“He must get it from the media or school because I’m certainly not someone who’s scared of damaging their nails,” says Ms Shelley. The idea construction is a man’s world still lingers – but it’s not just down to blokes.
“A lot of discrimination about women coming into construction is from other women,” says Ms Shelley. It seems unlikely many mums will be encouraging their daughters to go into construction then, even if their girls are keen to learn practical skills and are willing to put up with horrible on-site toilets.
Sadly, the percentage of women in construction has stuck at 10 to 12 per cent for the last 10 years, with very few women in trades. Only one per cent of construction apprentices are female. Outdated perceptions of construction and women’s ability to be a part of it are an issue. But careers advice to younger girls is “vague” at best, Ms Shelley adds.
Currently only four per cent of the 185,000 construction companies in the UK employ an apprentice
Of the 63 companies that employ over 500 people, only eight employ an apprentice on a regular basis
ConstructionSkills placed about 8,500 apprentices in 2007, about 1,000 less than in 2006 mainly because of fewer placements offered by employers in England
The Government’s overall aim is to increase apprenticeships in England to 400,000 across all sectors by 2020
Construction has been identified as one area where there is scope for the biggest growth in the number of apprenticeships
The Government would like to see 20 per cent more construction employers take on apprentices in England
Source: Department for Innovation, Universities and Skills; Federation of Master Builders; ConstructionSkills
A challenging target for the next three years
The industry needs to recruit 87,600 new recruits per year between now and 2011 to meet demand
The highest increases will be needed in trade skills like bricklaying, cladding and roofing, painting and decorating, scaffolding and wood trades
That means recruiting 12,650 wood workers and joiners, 5,120 bricklayers, 4,380 painters and decorators, 2,000 roofers, and 1,180 scaffolders each year
Source: Blueprint for UK Construction Skills 2007 – 2011, ConstructionSkills
The Skills shortage is starting to bite
Nearly 80 per cent of contractors experienced difficulties recruiting skilled staff during the third quarter of 2007
Plumbers and steel benders were the hardest to find. More than half of building contractors found vacancies for plasterers and bricklayers difficult to fill, followed by carpenters and electricians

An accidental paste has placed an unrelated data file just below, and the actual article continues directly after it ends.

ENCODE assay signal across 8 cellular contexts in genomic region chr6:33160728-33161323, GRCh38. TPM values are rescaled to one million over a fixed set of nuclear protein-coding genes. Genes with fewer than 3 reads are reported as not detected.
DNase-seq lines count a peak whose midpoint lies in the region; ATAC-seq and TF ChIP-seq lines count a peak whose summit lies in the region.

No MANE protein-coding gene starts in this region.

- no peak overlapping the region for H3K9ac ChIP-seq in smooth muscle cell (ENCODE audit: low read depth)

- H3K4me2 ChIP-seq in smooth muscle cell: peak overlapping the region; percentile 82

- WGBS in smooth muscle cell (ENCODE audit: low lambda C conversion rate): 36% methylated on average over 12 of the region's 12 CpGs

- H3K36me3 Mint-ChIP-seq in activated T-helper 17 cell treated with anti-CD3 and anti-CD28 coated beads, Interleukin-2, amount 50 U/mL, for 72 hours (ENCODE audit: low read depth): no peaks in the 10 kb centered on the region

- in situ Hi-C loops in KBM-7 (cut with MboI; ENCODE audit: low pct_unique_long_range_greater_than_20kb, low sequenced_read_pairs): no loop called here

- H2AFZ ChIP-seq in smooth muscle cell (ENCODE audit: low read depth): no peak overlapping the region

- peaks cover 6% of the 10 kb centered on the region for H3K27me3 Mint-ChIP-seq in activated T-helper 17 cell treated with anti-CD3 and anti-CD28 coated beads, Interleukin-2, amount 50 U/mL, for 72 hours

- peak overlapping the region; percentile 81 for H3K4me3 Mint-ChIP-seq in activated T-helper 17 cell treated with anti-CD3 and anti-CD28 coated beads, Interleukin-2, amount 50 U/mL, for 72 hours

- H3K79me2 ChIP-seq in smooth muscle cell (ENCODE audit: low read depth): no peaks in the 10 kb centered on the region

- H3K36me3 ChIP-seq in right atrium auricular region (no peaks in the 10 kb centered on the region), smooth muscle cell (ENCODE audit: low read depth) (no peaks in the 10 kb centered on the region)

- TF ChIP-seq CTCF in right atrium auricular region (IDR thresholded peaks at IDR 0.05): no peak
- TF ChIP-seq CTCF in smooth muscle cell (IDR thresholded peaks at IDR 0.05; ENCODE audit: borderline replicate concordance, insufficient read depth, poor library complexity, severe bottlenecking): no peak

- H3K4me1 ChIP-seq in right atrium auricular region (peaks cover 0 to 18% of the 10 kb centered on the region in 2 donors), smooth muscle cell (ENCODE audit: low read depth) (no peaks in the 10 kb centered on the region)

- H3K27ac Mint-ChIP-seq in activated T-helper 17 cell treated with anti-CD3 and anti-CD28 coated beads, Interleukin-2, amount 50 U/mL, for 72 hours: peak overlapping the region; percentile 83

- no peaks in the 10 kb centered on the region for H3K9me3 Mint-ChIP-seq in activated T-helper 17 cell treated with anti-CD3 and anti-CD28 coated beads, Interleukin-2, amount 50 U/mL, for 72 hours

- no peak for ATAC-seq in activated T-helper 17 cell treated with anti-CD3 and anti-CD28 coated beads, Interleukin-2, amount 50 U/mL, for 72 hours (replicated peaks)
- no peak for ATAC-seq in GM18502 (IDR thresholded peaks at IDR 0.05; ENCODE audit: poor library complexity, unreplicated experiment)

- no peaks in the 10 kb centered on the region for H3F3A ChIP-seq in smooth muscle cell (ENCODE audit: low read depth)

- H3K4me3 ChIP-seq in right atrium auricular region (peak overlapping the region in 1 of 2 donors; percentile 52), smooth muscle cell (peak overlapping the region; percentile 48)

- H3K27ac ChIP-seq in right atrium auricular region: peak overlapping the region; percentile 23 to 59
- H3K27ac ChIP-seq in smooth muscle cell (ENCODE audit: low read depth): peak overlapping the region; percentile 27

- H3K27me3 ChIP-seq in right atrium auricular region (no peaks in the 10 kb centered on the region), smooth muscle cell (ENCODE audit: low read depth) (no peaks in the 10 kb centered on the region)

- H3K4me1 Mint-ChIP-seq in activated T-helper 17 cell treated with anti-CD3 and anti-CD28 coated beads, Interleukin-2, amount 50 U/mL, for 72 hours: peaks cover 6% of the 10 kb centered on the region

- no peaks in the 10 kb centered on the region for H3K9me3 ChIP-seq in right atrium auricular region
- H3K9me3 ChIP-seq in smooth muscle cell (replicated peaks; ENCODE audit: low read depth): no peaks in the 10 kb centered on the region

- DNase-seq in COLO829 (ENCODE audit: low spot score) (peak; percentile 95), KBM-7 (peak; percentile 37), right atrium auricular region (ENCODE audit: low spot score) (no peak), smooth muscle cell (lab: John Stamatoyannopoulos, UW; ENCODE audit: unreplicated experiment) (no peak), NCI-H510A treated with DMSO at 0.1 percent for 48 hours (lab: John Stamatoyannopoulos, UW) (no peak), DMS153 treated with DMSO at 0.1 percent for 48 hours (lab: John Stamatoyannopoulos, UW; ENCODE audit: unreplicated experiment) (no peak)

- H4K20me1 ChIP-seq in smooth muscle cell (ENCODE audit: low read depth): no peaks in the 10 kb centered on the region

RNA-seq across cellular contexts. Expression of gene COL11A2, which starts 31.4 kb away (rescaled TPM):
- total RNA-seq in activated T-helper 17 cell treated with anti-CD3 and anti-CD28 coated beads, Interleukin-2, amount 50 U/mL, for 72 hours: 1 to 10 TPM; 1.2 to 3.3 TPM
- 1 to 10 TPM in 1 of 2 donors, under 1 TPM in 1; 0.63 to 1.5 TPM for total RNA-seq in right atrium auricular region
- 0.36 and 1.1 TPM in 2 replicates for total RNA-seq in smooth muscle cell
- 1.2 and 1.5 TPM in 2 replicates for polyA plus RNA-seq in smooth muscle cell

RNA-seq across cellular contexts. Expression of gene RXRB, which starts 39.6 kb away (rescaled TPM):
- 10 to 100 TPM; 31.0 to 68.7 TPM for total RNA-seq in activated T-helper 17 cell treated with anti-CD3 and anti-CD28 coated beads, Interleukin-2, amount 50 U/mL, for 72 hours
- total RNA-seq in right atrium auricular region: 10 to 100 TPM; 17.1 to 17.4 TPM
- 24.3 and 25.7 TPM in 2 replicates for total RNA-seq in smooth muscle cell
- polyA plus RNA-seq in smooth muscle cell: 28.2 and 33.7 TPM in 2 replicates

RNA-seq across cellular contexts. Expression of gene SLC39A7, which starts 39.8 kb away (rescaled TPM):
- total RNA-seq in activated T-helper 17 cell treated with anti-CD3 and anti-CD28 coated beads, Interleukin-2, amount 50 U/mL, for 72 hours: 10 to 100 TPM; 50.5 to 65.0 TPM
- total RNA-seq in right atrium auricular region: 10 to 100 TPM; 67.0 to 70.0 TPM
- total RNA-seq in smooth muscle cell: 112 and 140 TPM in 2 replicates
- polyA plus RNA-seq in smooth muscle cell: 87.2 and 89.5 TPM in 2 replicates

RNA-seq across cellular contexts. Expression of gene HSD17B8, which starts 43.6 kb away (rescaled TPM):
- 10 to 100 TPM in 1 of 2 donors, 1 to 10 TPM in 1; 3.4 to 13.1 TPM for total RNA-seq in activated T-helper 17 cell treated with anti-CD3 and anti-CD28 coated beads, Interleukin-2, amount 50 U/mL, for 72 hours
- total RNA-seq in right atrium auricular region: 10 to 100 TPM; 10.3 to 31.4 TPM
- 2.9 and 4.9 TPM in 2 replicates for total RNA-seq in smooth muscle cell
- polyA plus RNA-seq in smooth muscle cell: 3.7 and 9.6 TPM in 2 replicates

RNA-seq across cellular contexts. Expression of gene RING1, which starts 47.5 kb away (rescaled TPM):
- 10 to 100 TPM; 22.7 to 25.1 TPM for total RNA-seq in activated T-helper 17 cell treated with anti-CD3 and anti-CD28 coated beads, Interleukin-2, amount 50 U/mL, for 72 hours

More than a quarter of contractors said recruitment difficulties had prompted them to turn down work in the third quarter of 2007
29 per cent reported labour shortages had led to late delivery of work
Source: Construction Industry Trade Survey November 2007, Construction Federation and Construction Products Association
Making the most of your apprentice
There are a few simple guidelines that can help new apprentices fit into their new role and provide the basis of a rewarding working relationship. Generally speaking, it’s important to treat the apprentice firmly but fairly, providing them with the guidance and respect you would give to other employees. It’s also beneficial to see apprentices as an integral part of the business rather than stop-gap measure.
To ease the process, ConstructionSkills has come up with a shortlist of action points:
Before the apprentice sets foot on site, you should consider their needs and the support they will need. It’s also crucial to negotiate terms and conditions upfront, including pay, working hours and how the apprentice will travel to the sites. If basic working expectations are agreed before the apprentice starts, it will avoid many problems in the future.
A simple induction process will help new recruits settle into the job and provides an opportunity to explain what is expected from them. For instance, take the apprentice through the history of the company, give them a tour of the site and introduce them to safety equipment.
The last step is to have a clear review system in place. Drop-outs are most common during the first 10 weeks, so holding a review after six weeks is a good way of identifying problems early on.